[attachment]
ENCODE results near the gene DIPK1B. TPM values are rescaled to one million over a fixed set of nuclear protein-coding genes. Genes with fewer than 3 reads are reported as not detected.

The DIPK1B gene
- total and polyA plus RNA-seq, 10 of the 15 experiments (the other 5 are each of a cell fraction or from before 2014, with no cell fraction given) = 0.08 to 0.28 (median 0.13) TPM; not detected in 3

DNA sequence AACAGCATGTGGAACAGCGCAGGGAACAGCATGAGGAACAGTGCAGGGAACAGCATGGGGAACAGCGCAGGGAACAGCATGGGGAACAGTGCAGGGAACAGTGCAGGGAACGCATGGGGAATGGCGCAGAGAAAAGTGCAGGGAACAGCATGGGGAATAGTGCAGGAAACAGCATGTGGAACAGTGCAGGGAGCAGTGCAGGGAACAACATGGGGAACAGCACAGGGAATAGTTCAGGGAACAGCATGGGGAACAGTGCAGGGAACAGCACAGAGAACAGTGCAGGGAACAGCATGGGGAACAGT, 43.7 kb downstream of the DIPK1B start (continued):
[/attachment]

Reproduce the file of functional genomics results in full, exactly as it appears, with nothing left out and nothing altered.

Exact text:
ENCODE results near the gene DIPK1B. TPM values are rescaled to one million over a fixed set of nuclear protein-coding genes. Genes with fewer than 3 reads are reported as not detected.

The DIPK1B gene
- total and polyA plus RNA-seq, 10 of the 15 experiments (the other 5 are each of a cell fraction or from before 2014, with no cell fraction given) = 0.08 to 0.28 (median 0.13) TPM; not detected in 3

DNA sequence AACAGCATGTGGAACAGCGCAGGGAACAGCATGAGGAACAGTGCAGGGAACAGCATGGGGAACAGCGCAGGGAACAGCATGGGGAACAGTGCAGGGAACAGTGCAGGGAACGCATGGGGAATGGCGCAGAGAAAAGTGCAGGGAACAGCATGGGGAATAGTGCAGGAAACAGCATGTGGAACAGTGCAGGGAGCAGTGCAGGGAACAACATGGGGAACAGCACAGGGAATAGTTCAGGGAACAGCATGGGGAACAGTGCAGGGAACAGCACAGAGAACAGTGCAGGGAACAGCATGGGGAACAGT, 43.7 kb downstream of the DIPK1B start (continued):